Lachine waterfront redevelopment to begin this year; boaters' lawsuit dropped

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A boaters' association has withdrawn its lawsuit over the proposed waterfront redevelopment in Lachine that will dismantle the existing marina.

The next stages of the four-year project will begin almost immediately, according to a statement from the City of Montreal also announcing the lawsuit's abandonment.

Public consultations will begin in coming weeks, said Robert Beaudry, whose portfolio on the executive committee includes large parks.

The city will also "offer, starting this summer, a transitional program that will include a variety of activities for all citizens," he wrote.

When it's complete, the revamped waterfront will be a park open to the public that will allow swimming, fishing, canoeing and kayaking.

It will also include a new preserved wetland for local wildlife.

The lawsuit, by a pleasure boaters' association called the APPPL, was filed in October. It claimed the city acted too quickly in making its July announcement about the redevelopment and hadn't been open to negotiations.

The city said it "welcomed" the news that the lawsuit had been abandoned.

"I have always had confidence in the integrity and the competence of the officials of the City of Montreal who worked to put together the waterfront park file... the solidity of whose argument has been validated by the attorneys general of Quebec and Canada," the mayor of Lachine, Maja Vodanovic, was quoted as saying.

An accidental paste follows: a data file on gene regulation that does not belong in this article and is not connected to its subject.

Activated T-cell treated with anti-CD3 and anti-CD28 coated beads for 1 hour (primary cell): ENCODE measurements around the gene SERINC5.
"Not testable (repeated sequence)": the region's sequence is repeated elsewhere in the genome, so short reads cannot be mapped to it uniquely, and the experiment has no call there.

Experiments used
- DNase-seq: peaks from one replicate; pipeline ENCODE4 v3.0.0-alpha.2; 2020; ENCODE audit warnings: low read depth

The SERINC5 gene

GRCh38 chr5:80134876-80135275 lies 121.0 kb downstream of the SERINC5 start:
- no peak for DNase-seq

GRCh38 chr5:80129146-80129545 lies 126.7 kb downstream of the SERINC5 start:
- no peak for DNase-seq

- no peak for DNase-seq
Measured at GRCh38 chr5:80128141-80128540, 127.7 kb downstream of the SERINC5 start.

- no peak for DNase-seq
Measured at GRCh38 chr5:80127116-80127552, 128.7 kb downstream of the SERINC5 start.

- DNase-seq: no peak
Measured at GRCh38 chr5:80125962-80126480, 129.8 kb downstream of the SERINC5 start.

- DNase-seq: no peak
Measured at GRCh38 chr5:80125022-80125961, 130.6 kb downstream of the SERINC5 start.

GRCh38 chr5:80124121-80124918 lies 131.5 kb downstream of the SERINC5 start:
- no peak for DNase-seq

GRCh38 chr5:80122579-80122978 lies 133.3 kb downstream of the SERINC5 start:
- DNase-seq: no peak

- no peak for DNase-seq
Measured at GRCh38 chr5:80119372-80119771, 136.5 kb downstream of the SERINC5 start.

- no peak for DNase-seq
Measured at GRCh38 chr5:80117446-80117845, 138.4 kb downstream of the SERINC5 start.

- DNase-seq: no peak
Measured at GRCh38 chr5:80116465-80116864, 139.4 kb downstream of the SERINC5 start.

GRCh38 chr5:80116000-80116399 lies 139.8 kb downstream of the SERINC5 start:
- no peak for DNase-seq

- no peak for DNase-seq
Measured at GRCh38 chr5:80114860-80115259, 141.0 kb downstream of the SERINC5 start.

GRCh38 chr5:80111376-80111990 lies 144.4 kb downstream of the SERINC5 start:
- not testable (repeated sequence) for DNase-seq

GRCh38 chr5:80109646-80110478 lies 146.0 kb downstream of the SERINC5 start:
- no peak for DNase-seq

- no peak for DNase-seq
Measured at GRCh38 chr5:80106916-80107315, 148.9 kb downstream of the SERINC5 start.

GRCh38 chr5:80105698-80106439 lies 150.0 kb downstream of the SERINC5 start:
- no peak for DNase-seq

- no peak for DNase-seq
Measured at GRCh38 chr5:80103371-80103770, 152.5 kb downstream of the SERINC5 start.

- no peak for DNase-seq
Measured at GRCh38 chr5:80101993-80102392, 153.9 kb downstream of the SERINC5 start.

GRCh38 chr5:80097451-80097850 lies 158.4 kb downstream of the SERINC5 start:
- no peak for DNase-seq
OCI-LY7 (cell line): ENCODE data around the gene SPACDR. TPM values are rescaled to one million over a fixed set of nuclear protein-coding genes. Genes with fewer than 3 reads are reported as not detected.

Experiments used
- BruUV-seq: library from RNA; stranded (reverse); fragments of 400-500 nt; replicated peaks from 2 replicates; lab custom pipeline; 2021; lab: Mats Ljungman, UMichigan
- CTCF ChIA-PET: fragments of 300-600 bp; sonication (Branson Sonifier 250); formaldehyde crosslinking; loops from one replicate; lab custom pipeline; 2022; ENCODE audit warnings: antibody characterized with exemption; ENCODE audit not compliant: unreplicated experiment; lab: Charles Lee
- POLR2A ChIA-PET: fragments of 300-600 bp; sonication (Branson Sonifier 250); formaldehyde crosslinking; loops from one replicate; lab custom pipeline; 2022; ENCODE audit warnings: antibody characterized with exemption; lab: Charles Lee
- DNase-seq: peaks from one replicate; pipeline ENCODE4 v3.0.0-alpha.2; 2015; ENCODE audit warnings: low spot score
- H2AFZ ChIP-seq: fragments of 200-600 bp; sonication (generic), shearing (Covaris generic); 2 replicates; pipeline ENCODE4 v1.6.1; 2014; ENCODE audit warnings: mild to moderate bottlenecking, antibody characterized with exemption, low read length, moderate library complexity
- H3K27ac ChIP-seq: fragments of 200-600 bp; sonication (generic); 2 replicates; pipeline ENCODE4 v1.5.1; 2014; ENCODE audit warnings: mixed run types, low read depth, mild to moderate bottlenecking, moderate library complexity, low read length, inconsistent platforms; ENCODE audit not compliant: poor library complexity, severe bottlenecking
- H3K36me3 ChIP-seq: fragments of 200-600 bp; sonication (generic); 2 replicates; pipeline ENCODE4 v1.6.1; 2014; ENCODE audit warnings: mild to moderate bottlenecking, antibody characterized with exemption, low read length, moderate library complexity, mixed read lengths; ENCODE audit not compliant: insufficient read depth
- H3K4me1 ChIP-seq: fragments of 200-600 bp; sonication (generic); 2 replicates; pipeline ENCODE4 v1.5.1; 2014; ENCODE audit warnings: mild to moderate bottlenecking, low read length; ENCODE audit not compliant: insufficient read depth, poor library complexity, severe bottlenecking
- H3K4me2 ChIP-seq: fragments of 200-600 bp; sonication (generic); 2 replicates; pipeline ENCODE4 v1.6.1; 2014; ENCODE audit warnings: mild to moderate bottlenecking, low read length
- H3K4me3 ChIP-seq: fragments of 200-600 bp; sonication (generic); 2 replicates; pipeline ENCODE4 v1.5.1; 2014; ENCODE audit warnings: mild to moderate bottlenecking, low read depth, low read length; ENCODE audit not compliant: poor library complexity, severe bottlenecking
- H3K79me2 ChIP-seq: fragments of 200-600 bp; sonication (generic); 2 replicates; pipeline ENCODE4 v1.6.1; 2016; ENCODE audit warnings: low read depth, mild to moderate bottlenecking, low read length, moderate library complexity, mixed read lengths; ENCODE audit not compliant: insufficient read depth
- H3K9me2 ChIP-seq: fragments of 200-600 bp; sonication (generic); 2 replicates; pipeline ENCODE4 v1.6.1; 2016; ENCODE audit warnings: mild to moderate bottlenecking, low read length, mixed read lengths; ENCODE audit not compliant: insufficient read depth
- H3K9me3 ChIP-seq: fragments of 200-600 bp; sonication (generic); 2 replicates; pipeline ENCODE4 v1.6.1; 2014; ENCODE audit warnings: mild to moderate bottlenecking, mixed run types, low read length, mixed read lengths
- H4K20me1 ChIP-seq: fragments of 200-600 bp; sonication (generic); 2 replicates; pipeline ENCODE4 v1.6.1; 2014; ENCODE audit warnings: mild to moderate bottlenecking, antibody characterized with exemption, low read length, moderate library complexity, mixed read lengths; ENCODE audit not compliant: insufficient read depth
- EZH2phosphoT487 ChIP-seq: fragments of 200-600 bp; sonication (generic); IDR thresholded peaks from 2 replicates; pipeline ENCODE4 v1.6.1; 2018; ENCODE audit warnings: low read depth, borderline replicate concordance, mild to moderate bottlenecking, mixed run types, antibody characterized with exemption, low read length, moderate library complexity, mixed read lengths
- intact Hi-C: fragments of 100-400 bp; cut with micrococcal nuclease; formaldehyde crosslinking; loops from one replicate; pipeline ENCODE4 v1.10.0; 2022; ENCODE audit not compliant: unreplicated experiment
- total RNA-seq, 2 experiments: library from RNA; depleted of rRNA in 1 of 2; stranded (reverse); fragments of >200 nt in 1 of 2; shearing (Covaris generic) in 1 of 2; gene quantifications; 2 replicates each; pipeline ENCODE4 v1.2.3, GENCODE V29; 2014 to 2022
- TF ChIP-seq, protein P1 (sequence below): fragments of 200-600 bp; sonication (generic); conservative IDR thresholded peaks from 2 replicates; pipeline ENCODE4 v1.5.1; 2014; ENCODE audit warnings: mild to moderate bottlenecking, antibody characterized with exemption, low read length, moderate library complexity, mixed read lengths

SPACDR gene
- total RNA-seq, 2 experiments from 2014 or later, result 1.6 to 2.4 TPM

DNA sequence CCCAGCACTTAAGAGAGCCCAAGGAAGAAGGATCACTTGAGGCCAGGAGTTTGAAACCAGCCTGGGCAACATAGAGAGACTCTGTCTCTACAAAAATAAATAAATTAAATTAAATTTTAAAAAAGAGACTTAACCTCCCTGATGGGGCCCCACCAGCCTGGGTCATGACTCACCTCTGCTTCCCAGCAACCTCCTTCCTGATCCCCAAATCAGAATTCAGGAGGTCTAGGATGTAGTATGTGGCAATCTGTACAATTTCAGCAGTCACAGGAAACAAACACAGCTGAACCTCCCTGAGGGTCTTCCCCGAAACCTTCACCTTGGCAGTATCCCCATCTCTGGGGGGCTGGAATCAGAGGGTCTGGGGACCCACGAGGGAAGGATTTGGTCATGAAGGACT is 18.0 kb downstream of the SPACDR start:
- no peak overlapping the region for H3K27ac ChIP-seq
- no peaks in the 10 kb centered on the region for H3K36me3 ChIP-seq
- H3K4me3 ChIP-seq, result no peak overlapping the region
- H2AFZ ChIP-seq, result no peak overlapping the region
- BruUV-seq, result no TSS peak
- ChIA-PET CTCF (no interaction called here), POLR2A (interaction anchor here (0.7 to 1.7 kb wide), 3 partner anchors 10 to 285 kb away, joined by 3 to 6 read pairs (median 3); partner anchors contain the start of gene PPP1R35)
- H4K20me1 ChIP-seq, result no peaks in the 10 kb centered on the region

She repeated a comment she also said last summer during the original announcement, saying the site "belongs to all of us."

The boaters' assocation saw it differently, saying Thursday that they couldn't compete with the city in court.

"The reason we backed down is the city has an army of lawyers, so to really fight the city and its legal team, to take us to court, to bleed us in court, is truly a David versus Goliath situation," said Martine Rochon of the pleasure boaters' association.

Over the summer, opposing citizens' groups faced off on different sides of the issue, with one group supporting the park plan and the other made up of marina users.

The citizens' group, Reclaim the Shore, was skeptical about the reasons the boaters gave.

"We were surprised to hear and to know that they dropped the case a couple of days before the decision," said Vicky Grondin of Reclaim the Shore.

"They say they have no money, but we highly doubt it," she said, adding they had "no case."

The transitional activities that will be in place this summer will be announced soon, the city said.

The last chapter in this saga? Like many current municipal debates, it may come in the ballot box in November.

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